FAQ 6.17 How do I efficiently match many regular expressions at once?

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6.17: How do I efficiently match many regular expressions at once?

    (contributed by brian d foy)

    If you have Perl 5.10 or later, this is almost trivial. You just smart
    match against an array of regular expression objects:

            my @patterns = ( qr/Fr.d/, qr/B.rn.y/, qr/W.lm./ );
            if( $string ~~ @patterns ) {

    The smart match stops when it finds a match, so it doesn't have to try
    every expression.

    Earlier than Perl 5.10, you have a bit of work to do. You want to avoid
    compiling a regular expression every time you want to match it. In this
    example, perl must recompile the regular expression for every iteration
    of the "foreach" loop since it has no way to know what $pattern will be:

            my @patterns = qw( foo bar baz );

            LINE: while( <DATA> ) {
                    foreach $pattern ( @patterns ) {
                            if( /\b$pattern\b/i ) {
                                    next LINE;

    The "qr//" operator showed up in perl 5.005. It compiles a regular
    expression, but doesn't apply it. When you use the pre-compiled version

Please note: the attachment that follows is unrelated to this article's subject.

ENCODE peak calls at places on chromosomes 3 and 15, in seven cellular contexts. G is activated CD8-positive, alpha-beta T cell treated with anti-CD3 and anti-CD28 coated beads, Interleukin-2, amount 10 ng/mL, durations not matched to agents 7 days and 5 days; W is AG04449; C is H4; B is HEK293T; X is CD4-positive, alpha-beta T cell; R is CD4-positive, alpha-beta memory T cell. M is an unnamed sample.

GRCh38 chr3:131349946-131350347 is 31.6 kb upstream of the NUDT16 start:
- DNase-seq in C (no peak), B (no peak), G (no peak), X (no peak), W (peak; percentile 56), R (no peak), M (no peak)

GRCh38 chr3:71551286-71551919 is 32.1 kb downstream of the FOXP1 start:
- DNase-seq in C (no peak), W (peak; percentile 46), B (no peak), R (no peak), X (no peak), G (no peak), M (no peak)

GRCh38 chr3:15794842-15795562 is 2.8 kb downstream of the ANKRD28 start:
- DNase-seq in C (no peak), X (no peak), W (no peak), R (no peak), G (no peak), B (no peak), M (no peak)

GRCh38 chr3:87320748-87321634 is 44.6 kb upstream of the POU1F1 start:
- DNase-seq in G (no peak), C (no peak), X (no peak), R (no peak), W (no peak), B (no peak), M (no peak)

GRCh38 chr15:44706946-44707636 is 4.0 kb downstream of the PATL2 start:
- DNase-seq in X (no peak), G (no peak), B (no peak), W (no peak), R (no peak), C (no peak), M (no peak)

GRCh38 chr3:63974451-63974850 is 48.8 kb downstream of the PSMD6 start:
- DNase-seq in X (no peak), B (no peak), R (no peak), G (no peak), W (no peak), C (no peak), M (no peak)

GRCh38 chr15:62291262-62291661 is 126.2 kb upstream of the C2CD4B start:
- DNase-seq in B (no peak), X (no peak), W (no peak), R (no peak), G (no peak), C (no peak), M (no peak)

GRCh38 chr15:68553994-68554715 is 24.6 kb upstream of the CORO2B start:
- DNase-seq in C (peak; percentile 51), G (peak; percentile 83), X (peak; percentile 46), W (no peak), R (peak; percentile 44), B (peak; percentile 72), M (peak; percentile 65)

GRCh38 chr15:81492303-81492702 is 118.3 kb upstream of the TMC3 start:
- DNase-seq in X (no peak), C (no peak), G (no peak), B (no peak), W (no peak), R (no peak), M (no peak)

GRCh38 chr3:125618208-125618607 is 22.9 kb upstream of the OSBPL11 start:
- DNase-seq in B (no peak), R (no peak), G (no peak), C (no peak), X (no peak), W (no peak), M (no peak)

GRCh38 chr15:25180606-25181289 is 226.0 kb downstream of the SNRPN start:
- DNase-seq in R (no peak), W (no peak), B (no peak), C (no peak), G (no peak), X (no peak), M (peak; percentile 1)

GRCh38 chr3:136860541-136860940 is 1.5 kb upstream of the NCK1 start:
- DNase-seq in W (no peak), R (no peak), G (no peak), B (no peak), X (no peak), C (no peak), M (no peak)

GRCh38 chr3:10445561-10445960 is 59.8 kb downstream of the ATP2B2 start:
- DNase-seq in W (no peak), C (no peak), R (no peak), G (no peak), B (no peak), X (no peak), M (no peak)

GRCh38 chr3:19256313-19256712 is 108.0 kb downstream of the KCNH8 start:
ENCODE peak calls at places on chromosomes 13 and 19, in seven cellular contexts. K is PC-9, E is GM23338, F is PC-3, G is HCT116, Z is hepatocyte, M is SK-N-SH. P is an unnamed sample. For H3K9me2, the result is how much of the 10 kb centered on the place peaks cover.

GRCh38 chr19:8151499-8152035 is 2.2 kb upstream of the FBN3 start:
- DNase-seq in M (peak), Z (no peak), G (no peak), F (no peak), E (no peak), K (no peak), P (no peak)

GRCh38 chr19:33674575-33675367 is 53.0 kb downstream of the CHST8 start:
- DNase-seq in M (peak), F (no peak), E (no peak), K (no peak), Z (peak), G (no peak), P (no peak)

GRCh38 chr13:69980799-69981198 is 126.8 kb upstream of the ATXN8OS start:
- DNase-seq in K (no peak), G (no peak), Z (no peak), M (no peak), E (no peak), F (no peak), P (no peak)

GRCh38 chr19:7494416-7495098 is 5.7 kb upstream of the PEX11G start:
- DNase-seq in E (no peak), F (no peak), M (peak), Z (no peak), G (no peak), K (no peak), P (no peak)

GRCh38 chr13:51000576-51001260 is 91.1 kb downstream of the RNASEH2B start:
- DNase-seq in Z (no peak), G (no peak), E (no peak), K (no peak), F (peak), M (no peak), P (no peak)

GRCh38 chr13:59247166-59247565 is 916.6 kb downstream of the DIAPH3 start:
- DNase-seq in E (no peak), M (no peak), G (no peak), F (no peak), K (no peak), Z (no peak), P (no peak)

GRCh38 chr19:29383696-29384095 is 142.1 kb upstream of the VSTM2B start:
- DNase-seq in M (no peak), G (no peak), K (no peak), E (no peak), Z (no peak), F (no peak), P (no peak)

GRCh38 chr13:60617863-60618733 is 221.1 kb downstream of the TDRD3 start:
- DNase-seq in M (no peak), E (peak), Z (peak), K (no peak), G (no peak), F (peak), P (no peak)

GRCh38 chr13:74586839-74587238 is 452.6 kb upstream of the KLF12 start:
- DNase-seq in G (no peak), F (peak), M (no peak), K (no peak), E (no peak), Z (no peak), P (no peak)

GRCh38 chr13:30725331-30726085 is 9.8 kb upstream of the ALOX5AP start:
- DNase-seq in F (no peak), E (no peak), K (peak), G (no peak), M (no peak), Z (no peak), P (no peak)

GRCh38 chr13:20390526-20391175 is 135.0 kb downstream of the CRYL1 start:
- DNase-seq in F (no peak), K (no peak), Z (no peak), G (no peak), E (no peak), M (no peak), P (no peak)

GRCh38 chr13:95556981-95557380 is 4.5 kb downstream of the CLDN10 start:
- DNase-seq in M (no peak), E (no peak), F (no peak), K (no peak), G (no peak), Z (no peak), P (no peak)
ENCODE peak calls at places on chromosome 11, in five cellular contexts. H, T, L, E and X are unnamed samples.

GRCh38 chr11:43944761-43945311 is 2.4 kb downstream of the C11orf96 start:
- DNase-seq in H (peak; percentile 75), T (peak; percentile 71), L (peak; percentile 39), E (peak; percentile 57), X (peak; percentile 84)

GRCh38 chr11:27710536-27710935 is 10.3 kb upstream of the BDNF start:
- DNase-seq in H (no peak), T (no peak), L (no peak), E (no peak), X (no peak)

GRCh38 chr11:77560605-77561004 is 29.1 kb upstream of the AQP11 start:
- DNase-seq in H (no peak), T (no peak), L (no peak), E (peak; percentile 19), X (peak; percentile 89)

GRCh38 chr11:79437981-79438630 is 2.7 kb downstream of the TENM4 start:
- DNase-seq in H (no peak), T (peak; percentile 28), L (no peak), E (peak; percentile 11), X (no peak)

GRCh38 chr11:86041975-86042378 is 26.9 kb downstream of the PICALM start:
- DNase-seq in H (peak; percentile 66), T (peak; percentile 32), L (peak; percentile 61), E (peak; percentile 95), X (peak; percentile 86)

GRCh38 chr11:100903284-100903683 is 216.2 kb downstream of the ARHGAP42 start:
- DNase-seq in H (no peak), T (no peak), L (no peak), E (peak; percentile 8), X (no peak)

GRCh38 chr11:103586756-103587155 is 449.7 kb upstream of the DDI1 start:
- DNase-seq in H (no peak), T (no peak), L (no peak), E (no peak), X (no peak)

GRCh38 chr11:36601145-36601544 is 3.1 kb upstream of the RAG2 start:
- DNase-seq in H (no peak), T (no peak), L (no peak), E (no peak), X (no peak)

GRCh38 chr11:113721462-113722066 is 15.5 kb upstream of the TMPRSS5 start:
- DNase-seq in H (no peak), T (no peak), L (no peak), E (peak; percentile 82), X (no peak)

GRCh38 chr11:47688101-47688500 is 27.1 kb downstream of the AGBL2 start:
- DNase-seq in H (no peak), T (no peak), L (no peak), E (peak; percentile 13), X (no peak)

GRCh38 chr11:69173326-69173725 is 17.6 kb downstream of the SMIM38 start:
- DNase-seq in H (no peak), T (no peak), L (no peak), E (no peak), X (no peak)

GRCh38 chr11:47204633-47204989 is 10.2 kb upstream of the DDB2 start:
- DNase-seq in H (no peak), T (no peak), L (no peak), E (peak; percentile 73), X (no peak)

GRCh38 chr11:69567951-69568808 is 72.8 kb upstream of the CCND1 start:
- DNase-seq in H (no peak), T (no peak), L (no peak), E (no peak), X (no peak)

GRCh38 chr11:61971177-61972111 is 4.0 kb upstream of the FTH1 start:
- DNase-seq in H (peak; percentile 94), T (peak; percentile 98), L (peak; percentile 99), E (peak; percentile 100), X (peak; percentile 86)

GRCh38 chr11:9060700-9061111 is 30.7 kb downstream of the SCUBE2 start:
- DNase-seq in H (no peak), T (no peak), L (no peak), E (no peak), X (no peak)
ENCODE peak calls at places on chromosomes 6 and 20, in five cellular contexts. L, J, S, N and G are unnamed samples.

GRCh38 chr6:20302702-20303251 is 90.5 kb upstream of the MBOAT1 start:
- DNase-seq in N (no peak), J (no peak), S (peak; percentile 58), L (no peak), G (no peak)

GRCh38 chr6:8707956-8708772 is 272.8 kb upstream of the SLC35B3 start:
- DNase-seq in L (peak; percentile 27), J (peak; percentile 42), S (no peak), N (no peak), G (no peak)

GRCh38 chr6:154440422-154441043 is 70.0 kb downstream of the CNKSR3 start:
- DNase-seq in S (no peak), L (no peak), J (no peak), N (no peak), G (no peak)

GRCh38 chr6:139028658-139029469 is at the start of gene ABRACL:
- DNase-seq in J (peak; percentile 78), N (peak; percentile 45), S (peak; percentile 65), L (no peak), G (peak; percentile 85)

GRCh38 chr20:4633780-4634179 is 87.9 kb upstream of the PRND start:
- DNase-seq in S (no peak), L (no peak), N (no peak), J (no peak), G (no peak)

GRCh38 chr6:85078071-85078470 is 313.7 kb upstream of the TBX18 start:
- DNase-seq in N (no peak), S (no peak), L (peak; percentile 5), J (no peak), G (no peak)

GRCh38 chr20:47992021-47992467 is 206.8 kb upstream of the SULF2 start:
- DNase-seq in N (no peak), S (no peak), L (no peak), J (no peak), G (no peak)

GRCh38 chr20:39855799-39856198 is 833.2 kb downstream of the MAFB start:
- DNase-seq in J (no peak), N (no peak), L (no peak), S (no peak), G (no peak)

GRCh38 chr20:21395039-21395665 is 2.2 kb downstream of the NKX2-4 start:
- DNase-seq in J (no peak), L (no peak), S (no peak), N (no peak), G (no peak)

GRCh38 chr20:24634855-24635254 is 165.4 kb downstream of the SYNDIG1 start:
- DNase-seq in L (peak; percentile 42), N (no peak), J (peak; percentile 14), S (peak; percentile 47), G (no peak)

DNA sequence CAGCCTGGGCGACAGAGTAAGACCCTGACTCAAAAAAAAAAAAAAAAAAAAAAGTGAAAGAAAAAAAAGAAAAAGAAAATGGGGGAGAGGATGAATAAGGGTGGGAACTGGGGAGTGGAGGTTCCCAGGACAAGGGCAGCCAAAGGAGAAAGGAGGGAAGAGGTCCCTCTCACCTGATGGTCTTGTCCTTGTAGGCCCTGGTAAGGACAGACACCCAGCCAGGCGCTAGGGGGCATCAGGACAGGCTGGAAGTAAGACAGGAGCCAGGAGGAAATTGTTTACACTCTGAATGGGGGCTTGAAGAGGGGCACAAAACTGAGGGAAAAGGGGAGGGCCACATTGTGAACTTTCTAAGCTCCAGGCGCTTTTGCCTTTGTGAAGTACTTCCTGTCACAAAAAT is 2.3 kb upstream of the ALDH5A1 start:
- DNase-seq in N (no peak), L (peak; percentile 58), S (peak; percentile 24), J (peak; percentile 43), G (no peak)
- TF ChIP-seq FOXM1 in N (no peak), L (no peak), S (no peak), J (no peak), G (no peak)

of the regex, perl does less work. In this example, I inserted a "map"
    to turn each pattern into its pre-compiled form. The rest of the script
    is the same, but faster:

            my @patterns = map { qr/\b$_\b/i } qw( foo bar baz );

            LINE: while( <> ) {
                    foreach $pattern ( @patterns ) {
                            if( /$pattern/ )
                                    next LINE;

    In some cases, you may be able to make several patterns into a single
    regular expression. Beware of situations that require backtracking

            my $regex = join '|', qw( foo bar baz );

            LINE: while( <> ) {
                    print if /\b(?:$regex)\b/i;

    For more details on regular expression efficiency, see *Mastering
    Regular Expressions* by Jeffrey Friedl. He explains how regular
    expressions engine work and why some patterns are surprisingly
    inefficient. Once you understand how perl applies regular expressions,
    you can tune them for individual situations.


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